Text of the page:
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Southwestern Manitoba hardest hit by flooding

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Silverline Oil Field Services trucks pump water from the backyards of homes along Thomas Drive in Virden during continuing rainfall on Sunday morning. Virden and the RM of Wallace is just one of many RM's in southwestern Manitoba and southeastern Saskatchewan under states of emergency. Many oil and gas companies operating in the area called in their workers to help provide assistance to communities dealing with flooding.

TIM SMITH / BRANDON SUN Enlarge Image

Silverline Oil Field Services trucks pump water from the backyards of homes along Thomas Drive in Virden during continuing rainfall on Sunday morning. Virden and the RM of Wallace is just one of many RM's in southwestern Manitoba and southeastern Saskatchewan under states of emergency. Many oil and gas companies operating in the area called in their workers to help provide assistance to communities dealing with flooding.

Thirty-one municipalities have declared local emergencies and more than 200 people have been evacuated as flooding continues to wreak havoc in large parts of Manitoba, according to Steve Ashton, Manitoba's minister of infrastructure and transportation.

The southwestern part of the province was one of the areas most impacted by overland flooding caused by heavy rain and storm that started on Friday and continued over the weekend.

"We're seeing record flows on many of the tributaries across the province. We're seeing some very significant flows, much greater than normal," Ashton said in a press conference.

Flood warnings have been issued for the Assiniboine River, from the Shellmouth Dam to Brandon, all points along the Winnipeg River system including Nutimik Lake, Lake St. Martin, Dauphin Lake, Qu'Appelle River, Vermillion River and Valley River near Dauphin, Medora Creek near Napinka, Gainsborough Creek near Lyleton, Gopher Creek near Virden, Roaring River at Minitonas, McKinnon Creek near McCreary, Scissor Creek near McCauley, Little Souris River near Brandon, Epinette Creek near Carberry, Graham Creek near Melita and the Little Saskatchewan River near River, according to a release by the province.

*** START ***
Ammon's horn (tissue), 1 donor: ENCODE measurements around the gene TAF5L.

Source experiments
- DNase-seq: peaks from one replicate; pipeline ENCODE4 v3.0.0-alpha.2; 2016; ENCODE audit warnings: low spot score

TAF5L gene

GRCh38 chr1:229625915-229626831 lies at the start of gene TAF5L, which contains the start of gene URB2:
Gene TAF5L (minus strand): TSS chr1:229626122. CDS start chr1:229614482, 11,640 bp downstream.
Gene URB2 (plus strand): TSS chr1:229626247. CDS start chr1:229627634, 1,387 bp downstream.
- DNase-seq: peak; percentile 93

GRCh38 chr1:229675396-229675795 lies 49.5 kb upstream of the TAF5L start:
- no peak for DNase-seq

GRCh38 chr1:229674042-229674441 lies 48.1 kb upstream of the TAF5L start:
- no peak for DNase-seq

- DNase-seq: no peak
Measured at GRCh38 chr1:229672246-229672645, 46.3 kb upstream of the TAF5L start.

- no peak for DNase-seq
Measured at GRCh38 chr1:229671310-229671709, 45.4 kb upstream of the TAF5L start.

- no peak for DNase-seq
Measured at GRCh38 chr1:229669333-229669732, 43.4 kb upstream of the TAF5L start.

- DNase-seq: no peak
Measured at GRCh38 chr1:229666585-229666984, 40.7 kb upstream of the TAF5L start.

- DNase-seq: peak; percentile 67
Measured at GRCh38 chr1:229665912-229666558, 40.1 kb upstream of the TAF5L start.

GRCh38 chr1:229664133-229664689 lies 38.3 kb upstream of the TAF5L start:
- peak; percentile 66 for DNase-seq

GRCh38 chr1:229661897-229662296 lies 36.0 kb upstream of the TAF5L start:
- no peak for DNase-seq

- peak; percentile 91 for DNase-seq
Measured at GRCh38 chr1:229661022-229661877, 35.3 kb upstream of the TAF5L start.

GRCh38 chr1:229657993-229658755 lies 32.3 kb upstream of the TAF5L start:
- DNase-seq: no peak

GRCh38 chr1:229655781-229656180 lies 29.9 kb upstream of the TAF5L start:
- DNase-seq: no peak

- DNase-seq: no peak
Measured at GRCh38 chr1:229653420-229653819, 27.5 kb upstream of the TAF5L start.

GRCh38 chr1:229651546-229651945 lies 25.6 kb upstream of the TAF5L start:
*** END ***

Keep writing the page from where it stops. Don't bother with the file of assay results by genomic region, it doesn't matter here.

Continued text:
Flood watches have also been issued for Lake Manitoba and Lake Winnipeg, with high water advisories for all points along the Red, Souris and Saskatchewan rivers.

Emergency procedures are being enacted, Ashton said. The province will open the Red River floodway at 9 a.m. tomorrow. The Portage diversion has already been opened. Construction will also begin on the Lake St. Martin emergency outlet channel on July 2, and will start taking water soon after, Ashton said.

Lee Spencer, executive director with the Manitoba Emergency Measures Organization, said anybody with damage should document it, as the province covers some costs of damage and repairs. Spencer said rather than wait, residents should photograph damage, repair it and keep track of their spending.

Because of road closures, the province is also asking travelers to call 511 to check on what roads are open before traveling.

The Red River is rising at all points, the release stated. The most recent recorded level at James Avenue today was 17 ft. It will keep rising to about 17.4 to 17.7 ft. during the week, and stay above 14 ft. until mid-July.

History

Updated on Monday, June 30, 2014 at 5:21 PM CDT: Adds update on Red River levels

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